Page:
Using DPF: Step by Step#

The goal of using DPF is to transform simulation data into output data that can be used to visualize and analyze simulation results.

This process has two main steps:

Define Simulation Data#

Data can come from two sources:

  • Simulation result files. DPF automatically recognizes the fields in result files. When using a result file as input you must specify the data source file(s).

  • Manual input in DPF. You create fields of data in DPF.

Once a data source has been selected, or fields have been manually defined, you create field containers (if applicable) and define scopings to identify the subset of data that you want to evaluate.

Selecting a Data Source#

When you want to evaluate the data in simulation result files, you must specify the data source. This is folder containing analysis results. Typically the data source consists of a path to the result or data files.

Creating a data source and setting the result file path

from ansys.dpf import core as dpf
data_sources = dpf.DataSources()

To evaluate data files, they need to be opened. To open data files, you define streams. A stream is an entity that contains the data sources. Streams keep the data files open and keep some data cached to make the next evaluation faster. Streams are particularly convenient when using large files. They save time when opening and closing files. When a stream is released, files are closed.

Defining Fields#

A field is a container of simulation data. In numerical simulations, results data is defined by values associated with entities:


Therefore, a field of data may look something like this:


Creating a field from scratch

from ansys.dpf.core import fields_factory
from ansys.dpf.core import locations
from ansys.dpf import core as dpf
field_with_classic_api = dpf.Field()
field_with_classic_api.location = locations.nodal
field_with_factory = fields_factory.create_scalar_field(10)

In DPF, field data is always associated with its scoping and support, making it a self-describing piece of data. A field can also be defined by its dimensionality, unit, and location. To learn more see Concepts and Terminology.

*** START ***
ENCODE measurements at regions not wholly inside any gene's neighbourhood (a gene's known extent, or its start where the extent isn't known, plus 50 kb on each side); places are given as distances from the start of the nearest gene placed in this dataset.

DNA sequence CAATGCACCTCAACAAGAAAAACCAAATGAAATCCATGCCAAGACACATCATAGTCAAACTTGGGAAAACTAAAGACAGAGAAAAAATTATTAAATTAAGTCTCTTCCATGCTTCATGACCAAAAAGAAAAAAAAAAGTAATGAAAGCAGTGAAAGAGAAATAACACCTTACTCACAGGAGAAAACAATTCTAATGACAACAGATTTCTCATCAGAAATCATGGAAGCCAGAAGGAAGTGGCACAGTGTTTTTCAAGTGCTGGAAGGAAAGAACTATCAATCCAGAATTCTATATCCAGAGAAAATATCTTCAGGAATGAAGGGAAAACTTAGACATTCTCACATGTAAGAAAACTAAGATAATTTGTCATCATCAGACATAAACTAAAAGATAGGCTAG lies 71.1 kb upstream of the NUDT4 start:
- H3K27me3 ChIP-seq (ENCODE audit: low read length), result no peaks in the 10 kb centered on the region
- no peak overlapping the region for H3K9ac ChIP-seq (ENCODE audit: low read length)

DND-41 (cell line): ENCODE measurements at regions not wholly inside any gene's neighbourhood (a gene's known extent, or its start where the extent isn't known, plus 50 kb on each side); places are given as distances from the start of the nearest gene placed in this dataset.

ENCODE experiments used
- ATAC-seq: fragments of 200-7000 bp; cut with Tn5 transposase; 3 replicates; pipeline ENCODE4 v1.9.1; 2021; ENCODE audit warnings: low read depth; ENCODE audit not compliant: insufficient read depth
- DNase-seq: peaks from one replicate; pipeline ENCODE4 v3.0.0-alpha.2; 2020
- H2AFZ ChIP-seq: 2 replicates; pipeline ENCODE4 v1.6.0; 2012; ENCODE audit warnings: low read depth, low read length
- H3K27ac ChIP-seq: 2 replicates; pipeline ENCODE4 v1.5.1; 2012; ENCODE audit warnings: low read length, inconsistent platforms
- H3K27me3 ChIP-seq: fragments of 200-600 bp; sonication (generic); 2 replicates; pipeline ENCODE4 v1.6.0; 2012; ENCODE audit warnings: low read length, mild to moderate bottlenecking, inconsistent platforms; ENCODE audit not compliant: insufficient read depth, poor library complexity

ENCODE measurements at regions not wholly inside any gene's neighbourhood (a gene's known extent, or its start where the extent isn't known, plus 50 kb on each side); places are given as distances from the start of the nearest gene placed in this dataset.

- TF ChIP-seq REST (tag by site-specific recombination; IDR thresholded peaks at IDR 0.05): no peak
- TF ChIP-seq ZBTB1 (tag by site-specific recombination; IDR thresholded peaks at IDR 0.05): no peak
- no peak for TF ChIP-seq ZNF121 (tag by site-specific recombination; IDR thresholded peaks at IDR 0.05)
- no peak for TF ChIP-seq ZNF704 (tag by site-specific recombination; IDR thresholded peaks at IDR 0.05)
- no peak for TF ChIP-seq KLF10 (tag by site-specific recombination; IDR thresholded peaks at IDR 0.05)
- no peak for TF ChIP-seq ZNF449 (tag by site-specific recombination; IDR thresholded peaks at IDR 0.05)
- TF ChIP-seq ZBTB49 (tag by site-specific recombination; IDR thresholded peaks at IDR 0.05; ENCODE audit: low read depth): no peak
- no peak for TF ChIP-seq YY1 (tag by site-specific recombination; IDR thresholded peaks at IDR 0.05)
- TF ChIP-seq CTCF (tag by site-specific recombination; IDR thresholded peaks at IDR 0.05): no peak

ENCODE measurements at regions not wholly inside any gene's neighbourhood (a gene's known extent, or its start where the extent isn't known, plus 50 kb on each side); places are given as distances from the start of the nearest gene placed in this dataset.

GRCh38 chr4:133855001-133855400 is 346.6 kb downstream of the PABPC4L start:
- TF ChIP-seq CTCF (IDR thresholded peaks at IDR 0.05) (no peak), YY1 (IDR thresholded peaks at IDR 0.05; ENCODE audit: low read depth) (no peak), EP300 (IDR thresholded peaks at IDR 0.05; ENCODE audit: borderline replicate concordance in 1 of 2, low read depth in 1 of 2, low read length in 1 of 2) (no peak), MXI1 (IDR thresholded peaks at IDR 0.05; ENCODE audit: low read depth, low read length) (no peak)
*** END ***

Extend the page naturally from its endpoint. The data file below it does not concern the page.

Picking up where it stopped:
Defining Scoping#

In most cases you will not want to work with an entire field, but rather a subset of entities in the field. To achieve this you define scoping for the field. Scoping is a set of entity IDs on a location. For example, this may be a set of mesh IDs, geometric entity IDs, time domain, frequency domain, and so on. You specify the set of entities by defining a range of IDs:


A scoping must be defined prior to its use in the transformation data workflow.

Creating a mesh scoping

from ansys.dpf import core as dpf
# 1. using the mesh_scoping_factory
from ansys.dpf.core import mesh_scoping_factory
# a. scoping with elemental location that targets the elements with id 2, 7 and 11
my_elemental_scoping = mesh_scoping_factory.elemental_scoping([2, 7, 11])
# b. scoping with nodal location that targets the elements with id 4 and 6
my_nodal_scoping = mesh_scoping_factory.nodal_scoping([4, 6])
#2. using the classic API
my_scoping = dpf.Scoping()
my_scoping.location = "Nodal" #optional
my_scoping.ids = list(range(1,11))

Defining Field Containers#

A field container holds a set of fields. It is used mainly for transient, harmonic, modal, or multi-step analyses. For example:


A field container is a vector of fields. Fields are ordered with labels and IDs. Most commonly, the field container is scoped on the “time” label and the IDs are the time or frequency sets: